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Re: RATITES AND BROODING
<<Yep. I can hardly wait for the more-thorough molecular data which will
nail down every bird's relation with every other without ambiguity (I'm
(Maniacal laughter ensues) Not kidding? Thanks, the best one I heard
in a while ;-) Anyway, as most people who keep track of avian
phylogenies throughout the years (from Linneus, to Illiger, to Huxley,
to Gadow-Furbringer-Beddard, to Wetmore, to Verheyen, to Wetmore
(again), to Cracraft, to Olson, to Sibley and Ahlquist (twice), to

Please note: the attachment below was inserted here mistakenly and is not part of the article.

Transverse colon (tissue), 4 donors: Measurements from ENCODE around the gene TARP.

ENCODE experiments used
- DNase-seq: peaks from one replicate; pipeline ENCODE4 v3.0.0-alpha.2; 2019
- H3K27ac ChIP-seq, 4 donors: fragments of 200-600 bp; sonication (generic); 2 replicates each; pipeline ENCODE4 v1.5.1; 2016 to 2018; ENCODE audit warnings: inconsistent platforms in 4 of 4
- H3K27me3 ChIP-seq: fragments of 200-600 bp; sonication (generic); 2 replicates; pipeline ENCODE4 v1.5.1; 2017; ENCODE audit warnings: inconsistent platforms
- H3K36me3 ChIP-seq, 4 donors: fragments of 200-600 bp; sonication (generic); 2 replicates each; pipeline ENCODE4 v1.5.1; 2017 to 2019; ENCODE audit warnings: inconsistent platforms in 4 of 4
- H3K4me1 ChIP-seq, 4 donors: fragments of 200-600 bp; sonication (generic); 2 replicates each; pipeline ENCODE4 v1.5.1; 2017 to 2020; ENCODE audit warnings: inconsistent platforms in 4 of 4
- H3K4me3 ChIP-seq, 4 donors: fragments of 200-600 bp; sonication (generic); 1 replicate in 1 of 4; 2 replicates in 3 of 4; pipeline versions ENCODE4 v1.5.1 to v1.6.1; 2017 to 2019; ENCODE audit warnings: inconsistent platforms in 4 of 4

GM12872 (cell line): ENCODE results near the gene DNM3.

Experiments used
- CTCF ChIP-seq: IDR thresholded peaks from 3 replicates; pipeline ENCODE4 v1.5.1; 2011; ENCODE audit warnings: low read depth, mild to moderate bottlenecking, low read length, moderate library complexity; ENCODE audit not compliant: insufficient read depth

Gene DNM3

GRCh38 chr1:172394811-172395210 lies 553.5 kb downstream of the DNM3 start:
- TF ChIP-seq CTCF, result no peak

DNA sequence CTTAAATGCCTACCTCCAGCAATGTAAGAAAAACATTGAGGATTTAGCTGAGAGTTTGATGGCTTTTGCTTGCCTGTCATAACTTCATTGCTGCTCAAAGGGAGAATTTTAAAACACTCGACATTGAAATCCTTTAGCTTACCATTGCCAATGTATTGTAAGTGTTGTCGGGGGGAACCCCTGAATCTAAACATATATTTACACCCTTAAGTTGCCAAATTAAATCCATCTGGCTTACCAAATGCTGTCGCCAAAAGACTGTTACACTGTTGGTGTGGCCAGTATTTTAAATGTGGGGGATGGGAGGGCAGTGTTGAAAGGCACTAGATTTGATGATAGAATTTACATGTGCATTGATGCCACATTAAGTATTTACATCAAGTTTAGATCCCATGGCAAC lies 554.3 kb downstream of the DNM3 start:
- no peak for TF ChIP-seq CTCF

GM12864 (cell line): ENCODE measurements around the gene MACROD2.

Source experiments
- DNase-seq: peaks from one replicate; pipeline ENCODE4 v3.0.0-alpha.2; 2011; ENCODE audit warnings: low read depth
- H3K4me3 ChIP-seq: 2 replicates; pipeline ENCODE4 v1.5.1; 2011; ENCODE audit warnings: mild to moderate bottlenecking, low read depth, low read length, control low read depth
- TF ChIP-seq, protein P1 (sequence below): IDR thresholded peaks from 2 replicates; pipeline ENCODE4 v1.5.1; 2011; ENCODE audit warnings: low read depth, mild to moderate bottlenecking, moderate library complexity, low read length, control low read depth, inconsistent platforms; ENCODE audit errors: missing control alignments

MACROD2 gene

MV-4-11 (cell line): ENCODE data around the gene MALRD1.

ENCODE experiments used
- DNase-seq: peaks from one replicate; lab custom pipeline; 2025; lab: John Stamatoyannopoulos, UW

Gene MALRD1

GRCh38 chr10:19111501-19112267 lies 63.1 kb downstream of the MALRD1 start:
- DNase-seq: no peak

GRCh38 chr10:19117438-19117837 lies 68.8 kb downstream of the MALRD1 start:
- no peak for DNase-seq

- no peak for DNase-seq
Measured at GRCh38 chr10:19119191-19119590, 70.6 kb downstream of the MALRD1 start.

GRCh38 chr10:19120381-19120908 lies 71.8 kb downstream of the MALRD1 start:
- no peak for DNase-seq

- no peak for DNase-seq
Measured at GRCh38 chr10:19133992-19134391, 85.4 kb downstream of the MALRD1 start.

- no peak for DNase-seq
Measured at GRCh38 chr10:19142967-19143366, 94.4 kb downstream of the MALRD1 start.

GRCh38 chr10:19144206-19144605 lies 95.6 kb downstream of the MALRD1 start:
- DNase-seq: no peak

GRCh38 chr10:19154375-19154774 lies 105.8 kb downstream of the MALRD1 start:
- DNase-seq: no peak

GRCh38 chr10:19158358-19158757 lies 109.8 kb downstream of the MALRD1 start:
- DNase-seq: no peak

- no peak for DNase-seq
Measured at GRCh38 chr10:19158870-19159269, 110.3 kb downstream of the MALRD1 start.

Mindell and the various workers today) can tell you, there will probably
never, EVER, be an unambiguous avian phylogeny whether based on
molecules, morphology, whatever. While S&A's original stuff came out
there was lots of talk (OK, mostly from Sibley, but still) that we may
have finally come to the final avian phylogeny.
<<But that day is probably ten years off. Until then, I accept your
assessment that relationships are ambiguous enough for doubt. But,
especially with the ostrich in the mix, the case for basal wing-feather
brooding bears, at the least, some watching and consideration.
As I pointed out before, ratites have an apomorphic male parental care
system that is not found among many (if any) other bird groups. Anyway,
there is also little evidence to suggest that ratites are 'more basal'
than neognaths. Palaeognaths do not really come out as basal to the
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